The $1.1 trillion government spending bill passed Friday by the U.S. House of Representatives includes an extension of wind and solar energy tax credits by five years — the longest amount of time that these credits have ever been allotted. Many business owners and environmental energy advocates say the move will provide much-needed stability to the clean-energy industry in the United States, but some groups say it falls far too short and comes at a heavy cost.
“We know what tomorrow looks like,” said Yuri Horwitz, CEO of Sol Systems, a company that invests in solar projects. “Not just the next year, but the next five years. And that’s really, really important. Volatility is challenging for any industry, especially one that is nascent and still growing.”
Lisa Daniels, executive director of Windustry, a nonprofit organization that advocates for wind energy and other sustainable sources of energy, said the proposed wind credits will give businesses more time to complete their projects, rather than racing to finish before the existing tax credit expires on Dec. 31, 2016. “It allows people to take a breather,” Daniels said. “It means that people don’t have to race against the clock for every minute that they’re trying to get these projects in the ground.”
While the solar and wind energy industries have grown over the last several years, they only account for a small percentage of America’s energy consumption. According to the U.S. Energy Information Administration, renewable energy made up 10 percent of total U.S. energy consumption as of 2014. Of that 10 percent, solar energy accounted for 4 percent, and wind energy accounted for 18 percent. By comparison, petroleum accounts for 35 percent of total U.S. energy consumption.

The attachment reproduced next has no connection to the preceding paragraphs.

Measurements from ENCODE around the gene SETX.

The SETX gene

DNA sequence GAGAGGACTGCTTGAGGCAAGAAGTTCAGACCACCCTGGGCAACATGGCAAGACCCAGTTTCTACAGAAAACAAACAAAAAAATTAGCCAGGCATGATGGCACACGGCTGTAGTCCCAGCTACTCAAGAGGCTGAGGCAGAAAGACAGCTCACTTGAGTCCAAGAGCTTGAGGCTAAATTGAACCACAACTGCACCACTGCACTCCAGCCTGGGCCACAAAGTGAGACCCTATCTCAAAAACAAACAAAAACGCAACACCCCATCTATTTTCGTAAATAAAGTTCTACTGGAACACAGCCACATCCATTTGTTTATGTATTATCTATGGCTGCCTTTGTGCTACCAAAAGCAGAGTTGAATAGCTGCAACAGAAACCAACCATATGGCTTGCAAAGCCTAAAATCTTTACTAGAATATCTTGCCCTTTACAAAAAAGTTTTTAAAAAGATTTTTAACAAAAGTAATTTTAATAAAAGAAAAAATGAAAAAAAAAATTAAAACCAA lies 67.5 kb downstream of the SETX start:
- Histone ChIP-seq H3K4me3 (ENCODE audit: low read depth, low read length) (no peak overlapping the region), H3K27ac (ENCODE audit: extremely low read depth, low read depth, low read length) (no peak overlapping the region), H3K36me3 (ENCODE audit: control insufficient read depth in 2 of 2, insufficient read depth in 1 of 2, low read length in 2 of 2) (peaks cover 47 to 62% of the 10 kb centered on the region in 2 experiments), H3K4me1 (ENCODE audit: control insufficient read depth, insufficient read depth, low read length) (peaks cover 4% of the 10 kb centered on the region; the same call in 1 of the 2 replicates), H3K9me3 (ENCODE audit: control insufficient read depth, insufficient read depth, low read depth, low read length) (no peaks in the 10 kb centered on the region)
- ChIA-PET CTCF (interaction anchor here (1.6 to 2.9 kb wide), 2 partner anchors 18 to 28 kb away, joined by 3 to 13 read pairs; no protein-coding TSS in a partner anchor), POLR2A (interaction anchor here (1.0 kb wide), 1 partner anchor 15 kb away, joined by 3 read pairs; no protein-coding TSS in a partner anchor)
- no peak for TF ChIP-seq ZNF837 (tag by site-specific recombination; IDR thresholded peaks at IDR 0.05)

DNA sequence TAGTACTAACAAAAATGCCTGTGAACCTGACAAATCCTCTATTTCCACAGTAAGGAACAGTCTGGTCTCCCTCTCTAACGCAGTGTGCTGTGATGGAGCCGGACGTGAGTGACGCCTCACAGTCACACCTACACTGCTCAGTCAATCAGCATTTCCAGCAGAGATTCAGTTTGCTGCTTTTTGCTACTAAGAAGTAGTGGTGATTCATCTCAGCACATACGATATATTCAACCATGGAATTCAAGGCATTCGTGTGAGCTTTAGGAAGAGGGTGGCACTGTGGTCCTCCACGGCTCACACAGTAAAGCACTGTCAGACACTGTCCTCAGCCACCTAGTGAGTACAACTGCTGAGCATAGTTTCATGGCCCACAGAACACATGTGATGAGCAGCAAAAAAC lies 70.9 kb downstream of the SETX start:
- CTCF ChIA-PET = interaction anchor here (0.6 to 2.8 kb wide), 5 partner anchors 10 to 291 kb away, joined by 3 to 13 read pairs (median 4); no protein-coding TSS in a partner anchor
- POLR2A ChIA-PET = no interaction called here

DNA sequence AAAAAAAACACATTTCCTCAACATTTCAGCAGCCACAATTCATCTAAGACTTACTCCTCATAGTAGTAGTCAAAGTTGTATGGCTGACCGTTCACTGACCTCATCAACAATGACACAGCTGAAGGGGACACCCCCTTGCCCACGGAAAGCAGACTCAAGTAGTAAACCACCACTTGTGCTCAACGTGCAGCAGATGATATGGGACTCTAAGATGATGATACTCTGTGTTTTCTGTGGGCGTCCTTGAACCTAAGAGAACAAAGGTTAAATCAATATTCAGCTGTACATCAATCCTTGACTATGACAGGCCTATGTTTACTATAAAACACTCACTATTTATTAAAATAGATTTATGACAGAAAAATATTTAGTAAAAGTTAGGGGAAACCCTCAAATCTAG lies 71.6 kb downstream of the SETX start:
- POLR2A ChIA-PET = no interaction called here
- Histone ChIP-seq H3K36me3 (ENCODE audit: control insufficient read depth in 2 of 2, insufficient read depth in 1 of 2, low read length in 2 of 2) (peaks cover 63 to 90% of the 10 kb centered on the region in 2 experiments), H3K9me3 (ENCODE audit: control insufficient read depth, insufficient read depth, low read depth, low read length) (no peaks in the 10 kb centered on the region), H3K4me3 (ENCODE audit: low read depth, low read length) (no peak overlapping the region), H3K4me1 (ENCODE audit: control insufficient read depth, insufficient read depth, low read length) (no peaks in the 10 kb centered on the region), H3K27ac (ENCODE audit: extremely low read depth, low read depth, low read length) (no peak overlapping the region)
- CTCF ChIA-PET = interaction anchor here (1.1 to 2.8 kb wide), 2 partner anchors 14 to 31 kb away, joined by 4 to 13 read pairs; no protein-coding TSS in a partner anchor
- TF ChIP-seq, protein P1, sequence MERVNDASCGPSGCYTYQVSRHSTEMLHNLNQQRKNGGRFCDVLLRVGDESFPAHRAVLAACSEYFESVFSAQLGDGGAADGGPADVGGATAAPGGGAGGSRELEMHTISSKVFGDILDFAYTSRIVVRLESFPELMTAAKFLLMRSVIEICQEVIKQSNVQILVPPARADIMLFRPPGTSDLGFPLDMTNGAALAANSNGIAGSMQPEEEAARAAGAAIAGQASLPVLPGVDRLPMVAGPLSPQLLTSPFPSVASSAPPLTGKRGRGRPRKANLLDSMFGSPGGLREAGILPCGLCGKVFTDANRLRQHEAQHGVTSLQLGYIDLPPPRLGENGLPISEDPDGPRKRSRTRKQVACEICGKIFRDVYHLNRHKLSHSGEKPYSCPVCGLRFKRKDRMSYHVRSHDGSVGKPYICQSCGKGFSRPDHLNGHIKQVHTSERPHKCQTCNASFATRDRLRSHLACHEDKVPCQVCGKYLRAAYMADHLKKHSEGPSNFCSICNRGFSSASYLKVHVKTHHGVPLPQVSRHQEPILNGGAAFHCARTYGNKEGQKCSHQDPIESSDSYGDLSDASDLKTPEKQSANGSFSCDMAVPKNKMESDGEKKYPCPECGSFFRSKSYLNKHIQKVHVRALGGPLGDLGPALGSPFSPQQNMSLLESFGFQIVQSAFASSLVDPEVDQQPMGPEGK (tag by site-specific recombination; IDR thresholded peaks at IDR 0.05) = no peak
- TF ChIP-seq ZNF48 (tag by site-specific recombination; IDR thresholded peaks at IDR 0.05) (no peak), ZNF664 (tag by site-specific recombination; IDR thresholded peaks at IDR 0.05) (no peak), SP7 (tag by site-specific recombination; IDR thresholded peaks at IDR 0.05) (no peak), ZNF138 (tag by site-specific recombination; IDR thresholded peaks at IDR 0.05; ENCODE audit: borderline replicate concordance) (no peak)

Bob Keefe, executive director of Environmental Entrepreneurs, a trade association for renewable energy companies, said the wind and solar credits would help the industry compete against oil.
“When you have an entrenched industry that’s been getting subsidies for more than a century, like the petroleum industry and the fossil fuel industry, you need to level that playing field,” Keefe said. “And that’s what this does.”
According to Oil Change International, a clean energy advocacy group, the U.S. fossil fuel subsidies range from $10 billion to $52 billion annually.
Media outlets including The Washington Post and The New York Times recently reported that that the wind and solar credits in the spending bill were a concession to Democrats in exchange for their support for lifting a 40-year ban on exporting U.S. crude oil — something Republicans had pushed for.
But not everyone is happy with this apparent horse-trading.
“Ultimately what we had in the eyes of a lot of people is a not particularly good deal where a permanent advantage is given to big oil, and a temporary lifeline is given to renewable energy,” said Lukas Ross, climate and energy campaigner at Friends of the Earth, an environmental advocacy group. “We can’t set a precedent where the budget process becomes an opportunity to extract major environmental concessions.”